I came across this on E-Bay and my memories brought me back to the Foochow wedding feasts of the 60's. Yes indeed my cousin and I tried to pinch one of these. And the banquet steward gave us a wink. (I am wondering if he still has it). Much later I obtained one from Ban Chuang Coffee Shop when I asked for one from the "Coffee Hand" ,the man who made the coffee. But I have lost mine.
F and N was a favourite label for us as it conjured up imported stuff which was better than Ta Fong Aerated Water. (F and N drinks were made in Singapore!!)
All these hard liquor were placed on the tables for guests to enjoy. This was to show how generous and happy the host was.
The Ireland Tobacco Company was owned by a family who used to live in Brooke Drive (beginning of the Oya Road). The house is still there and is used as a car show room today. Next door to it is the property belong to the Yew family. Ms. Yew Jen Kie's father owned the first and most famous Tien Pian Hoo Shop in Sibu.
The towkay neo was a big lady who drove an equally big car,probably one of the biggest cars in Sibu in the 1960's . Their house was huge too with a big garden and many fruit trees. Whenever we passed by their house on our way to school via Hose Lane we would look at the fruit trees which were heavy with fruits.
The cigarettes produced by this company were sold in the smaller towns like Mukah,Bintangor and Sarikei,Kapit and Kanowit. They were appealing enough to the financially challenged communities. Each small packet of 10 was 25 cents!!! The bigger packet of 20 were sold at 50 cents. As the price was not that prohibitive the number of smokers must have multiplied.
I remember attending a few Foochow wedding banquets fondly. On each table would be an unopened bottle of XO or Black Label,a packet of Ireland Tobacco Cigarette,a box of matches,three or four bottles of fizzy drinks made by Ta Fong, and a few bottles of bear.
When guests filled up a table they would take the cigarettes and opened the fizzy drinks for the children. A few ladies would try their very best to force the host to take the XO away from the table,saying that it was a waste to open such an expensive bottle of liquor and they did not drink any way. There would be a lot of pushing and pulling and of course adding to the merriment. We would wait to see who ended up with the bottle of XO. I would sometimes pray that the bottle would stay with our table and then we could have a few sips and redden our faces. It was popular to pour a peck or two of brandy into fizzy drinks,the Foochow way. Very few would drink brandy or whiskey on the rocks.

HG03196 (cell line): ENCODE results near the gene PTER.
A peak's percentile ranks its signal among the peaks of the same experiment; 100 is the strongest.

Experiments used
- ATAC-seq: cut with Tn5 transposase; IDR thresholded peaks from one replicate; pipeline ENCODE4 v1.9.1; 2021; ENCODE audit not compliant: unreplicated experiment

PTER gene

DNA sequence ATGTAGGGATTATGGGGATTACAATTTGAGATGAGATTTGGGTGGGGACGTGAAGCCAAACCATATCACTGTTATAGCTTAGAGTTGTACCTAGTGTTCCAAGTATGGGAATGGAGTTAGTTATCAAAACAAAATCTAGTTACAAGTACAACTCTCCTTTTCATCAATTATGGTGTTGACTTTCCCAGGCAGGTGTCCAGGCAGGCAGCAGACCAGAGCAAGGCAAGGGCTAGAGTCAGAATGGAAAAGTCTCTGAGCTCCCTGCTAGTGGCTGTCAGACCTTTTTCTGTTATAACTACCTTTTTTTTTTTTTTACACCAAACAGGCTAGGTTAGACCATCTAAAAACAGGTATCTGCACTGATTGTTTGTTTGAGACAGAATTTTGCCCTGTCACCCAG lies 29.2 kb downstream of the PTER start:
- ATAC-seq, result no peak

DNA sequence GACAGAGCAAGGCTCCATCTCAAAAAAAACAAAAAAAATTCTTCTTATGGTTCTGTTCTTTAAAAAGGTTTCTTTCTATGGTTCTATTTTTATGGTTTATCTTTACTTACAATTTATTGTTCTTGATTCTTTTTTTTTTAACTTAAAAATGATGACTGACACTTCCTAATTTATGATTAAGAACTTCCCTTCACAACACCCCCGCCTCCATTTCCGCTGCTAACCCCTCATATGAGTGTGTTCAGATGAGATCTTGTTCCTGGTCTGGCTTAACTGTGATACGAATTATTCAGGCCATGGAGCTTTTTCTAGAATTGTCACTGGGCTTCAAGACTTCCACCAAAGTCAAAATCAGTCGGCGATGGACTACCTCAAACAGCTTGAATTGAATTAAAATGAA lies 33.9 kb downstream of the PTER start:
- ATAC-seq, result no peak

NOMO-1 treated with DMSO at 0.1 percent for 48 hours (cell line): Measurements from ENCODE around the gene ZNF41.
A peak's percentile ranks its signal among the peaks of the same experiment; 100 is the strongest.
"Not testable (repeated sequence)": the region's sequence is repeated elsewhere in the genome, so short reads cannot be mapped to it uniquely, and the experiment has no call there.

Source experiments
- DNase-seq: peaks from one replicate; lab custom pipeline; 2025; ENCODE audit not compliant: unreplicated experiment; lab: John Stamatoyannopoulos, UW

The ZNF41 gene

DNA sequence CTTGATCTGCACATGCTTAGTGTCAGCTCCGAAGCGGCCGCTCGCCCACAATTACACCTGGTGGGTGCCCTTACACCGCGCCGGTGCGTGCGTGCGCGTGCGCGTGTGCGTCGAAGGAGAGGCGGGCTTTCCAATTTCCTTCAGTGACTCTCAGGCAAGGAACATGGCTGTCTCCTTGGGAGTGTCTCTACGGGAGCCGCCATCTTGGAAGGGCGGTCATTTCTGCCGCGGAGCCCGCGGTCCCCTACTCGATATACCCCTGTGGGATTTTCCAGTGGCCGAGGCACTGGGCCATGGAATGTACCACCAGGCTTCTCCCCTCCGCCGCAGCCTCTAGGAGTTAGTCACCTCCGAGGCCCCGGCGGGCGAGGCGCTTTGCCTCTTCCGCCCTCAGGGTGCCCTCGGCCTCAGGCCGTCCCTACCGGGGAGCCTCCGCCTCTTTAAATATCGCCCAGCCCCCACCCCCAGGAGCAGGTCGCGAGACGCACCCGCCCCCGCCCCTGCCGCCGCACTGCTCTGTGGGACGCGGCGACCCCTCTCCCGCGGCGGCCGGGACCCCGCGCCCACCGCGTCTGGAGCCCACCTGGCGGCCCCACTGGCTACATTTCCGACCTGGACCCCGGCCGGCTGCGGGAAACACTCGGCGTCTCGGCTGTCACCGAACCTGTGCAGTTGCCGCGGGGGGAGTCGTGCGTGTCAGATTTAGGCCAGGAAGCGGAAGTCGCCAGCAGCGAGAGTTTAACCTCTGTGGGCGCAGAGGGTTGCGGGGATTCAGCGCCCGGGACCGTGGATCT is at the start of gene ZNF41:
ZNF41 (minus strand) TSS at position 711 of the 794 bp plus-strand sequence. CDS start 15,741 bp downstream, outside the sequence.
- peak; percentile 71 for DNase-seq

At the end of the wedding feast any left over cigarettes would be pocketed by the smokers after they say loudly,"Don't waste,don't waste." This statement was the prelude of taking something they like. Sometimes they would offer one or two sticks to the little boys who would laughingly shake their heads. The invariably the adult would rub their heads and say"Good boy!!"
I must confess that I once took half a packet of the cigarettes when no one was looking and gave it to the trishaw driver. Another time when attending a wedding banquet of a close relative I managed to wrap up more than 6 siew mai or meat dumpling for the deaf mute . My mother would also ask for a bag to take away the extra sweet and sour pork chops for our next door neighbour,the height challenged Ah Moo. If I could get a packet of cigarettes (unopened)our Ah Moo would also have that. (I found it very difficult to stomach the fact that she would save her cents and then buy only one stick of cigarette from the corner little shop.) Even at that time we were very conscious of the benefits of getting freebies.
The men who loved a drink would gather at a table where XO bottles were opened. They would be the ones who make the banquet more merry and very loud indeed. In those days we did not say Yam Seng the way we do it now. There were lots of real laughter,slapping of backs, pushing each other and pouring of drinks into glasses. The host would go around picking up food to offer to his guests with chopsticks to ensure that they had a lot of food. A wedding would then be considered well celebrated. there was no karaoke of course!
This was the way Foochow men and women behave at a feast in the 60's.
I cannot remember when the Ireland Tobacco closed down. But I will have all these memories to savour and share with others.